For the Love of God, Volume 1/June 10
From Gospel Translations
Deuteronomy 15; Psalm 102; Isaiah 42: Revelation 12
ONE OF THE STRIKING features of the many passages in Deuteronomy that describe what life should be like once the people enter the Promised Land is a tension between what is held out as the ideal and what will in fact prove the reality.
Thus, on the one hand, the people are told that “there should be no poor among you, for in the land the LORD your God is giving you to possess as your inheritance, he will richly bless you, if only you fully obey the LORD your God and are careful to follow all these commands I am giving you today” (Deut. 15:4-5). On the other hand, the same chapter frankly acknowledges, “There will always be poor people in the land. Therefore I command you to be openhanded toward your brothers and toward the poor and needy in your land” (15:11).
The former passage, that “there should be no poor among you,” is grounded in two things: the sheer abundance of the land (a sign of covenantal blessing), and the civil laws God wants imposed so as to avoid any form of the wretched “poverty trap.” The latter include the canceling of debts every seven years—a shocking proposal to our ears (15:1-11). There is even a warning about harboring the “wicked thought,” once the seventh year was impending, of planning stinginess (15:8-10).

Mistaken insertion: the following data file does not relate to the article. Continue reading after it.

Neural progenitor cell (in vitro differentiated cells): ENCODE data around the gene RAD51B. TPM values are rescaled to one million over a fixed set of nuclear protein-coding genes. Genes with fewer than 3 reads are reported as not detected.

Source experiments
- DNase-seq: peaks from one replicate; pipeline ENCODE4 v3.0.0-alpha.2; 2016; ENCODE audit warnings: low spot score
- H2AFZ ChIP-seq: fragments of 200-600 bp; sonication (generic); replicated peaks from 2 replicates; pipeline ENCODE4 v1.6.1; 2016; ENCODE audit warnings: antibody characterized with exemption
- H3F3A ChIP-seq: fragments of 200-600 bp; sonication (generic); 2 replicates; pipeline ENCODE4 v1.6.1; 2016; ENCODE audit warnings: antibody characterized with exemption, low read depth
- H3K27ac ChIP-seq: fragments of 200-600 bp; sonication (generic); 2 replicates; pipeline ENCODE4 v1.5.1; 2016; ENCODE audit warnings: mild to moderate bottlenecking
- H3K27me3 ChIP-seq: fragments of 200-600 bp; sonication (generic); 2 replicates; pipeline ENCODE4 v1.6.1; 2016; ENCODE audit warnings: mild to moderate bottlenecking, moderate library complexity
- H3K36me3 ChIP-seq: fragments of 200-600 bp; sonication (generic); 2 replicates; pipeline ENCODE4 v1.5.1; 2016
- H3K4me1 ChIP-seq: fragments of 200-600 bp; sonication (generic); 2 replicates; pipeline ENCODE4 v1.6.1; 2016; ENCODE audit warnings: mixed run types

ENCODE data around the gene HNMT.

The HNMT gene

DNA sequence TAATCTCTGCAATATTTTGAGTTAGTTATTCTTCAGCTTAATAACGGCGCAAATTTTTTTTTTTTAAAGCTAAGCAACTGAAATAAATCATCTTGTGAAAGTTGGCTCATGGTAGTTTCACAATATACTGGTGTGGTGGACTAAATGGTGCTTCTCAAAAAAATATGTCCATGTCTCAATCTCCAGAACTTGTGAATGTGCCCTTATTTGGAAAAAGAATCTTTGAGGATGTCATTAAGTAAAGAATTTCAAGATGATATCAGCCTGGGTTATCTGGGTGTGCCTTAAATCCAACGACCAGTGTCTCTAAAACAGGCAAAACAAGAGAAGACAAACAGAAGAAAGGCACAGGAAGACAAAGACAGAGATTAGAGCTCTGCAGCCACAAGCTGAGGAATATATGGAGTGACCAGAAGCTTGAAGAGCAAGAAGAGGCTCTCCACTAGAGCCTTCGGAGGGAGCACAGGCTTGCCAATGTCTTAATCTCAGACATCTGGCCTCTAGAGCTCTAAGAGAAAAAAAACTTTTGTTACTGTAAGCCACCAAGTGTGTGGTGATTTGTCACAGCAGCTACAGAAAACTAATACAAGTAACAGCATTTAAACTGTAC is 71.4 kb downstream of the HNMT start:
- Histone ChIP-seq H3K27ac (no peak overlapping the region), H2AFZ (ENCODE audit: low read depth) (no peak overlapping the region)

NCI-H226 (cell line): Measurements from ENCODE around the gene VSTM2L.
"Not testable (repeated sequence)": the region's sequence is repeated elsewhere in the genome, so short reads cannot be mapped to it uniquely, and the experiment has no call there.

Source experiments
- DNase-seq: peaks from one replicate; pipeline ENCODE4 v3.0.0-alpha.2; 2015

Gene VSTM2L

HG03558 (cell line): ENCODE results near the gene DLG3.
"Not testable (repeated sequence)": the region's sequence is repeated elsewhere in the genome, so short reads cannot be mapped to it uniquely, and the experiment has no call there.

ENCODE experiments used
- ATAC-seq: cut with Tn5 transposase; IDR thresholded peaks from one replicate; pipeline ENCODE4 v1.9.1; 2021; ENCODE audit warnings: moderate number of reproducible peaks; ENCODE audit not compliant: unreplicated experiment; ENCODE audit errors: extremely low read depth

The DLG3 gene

The extent to which these idealistic statutes were ever enacted is disputed. There is very little evidence that they became widely observed public law in the Promised Land. Thus the second passage, that “there will always be poor people in the land,” is inevitable. It reflects the grim reality that no economic system can guarantee the abolition of poverty, because human beings operate it, human beings are greedy, human beings will keep tweaking and eventually perverting the system for personal advantage. This is not to suggest that all economic systems are equally good or equally bad: transparently, that is not so. Nor is it to suggest that legislators should not constantly work to correct a system and fill loopholes that encourage corruption. But it is to suggest that the Bible is painfully realistic about the impossibility of any utopia, economic or otherwise, in this fallen world. Moreover, on occasion the Israelites would become so corrupt, both within the economic arena and beyond it, that God would withhold his blessing from the land; for instance, the rain might be withheld (as in the days of Elijah). And then the land itself would not be able to support all the people living there.
Thus the insistence that there will always be poor people (a point Jesus reiterates, Matt. 26:11) is not a surreptitious fatalism, but an appeal for openhanded generosity.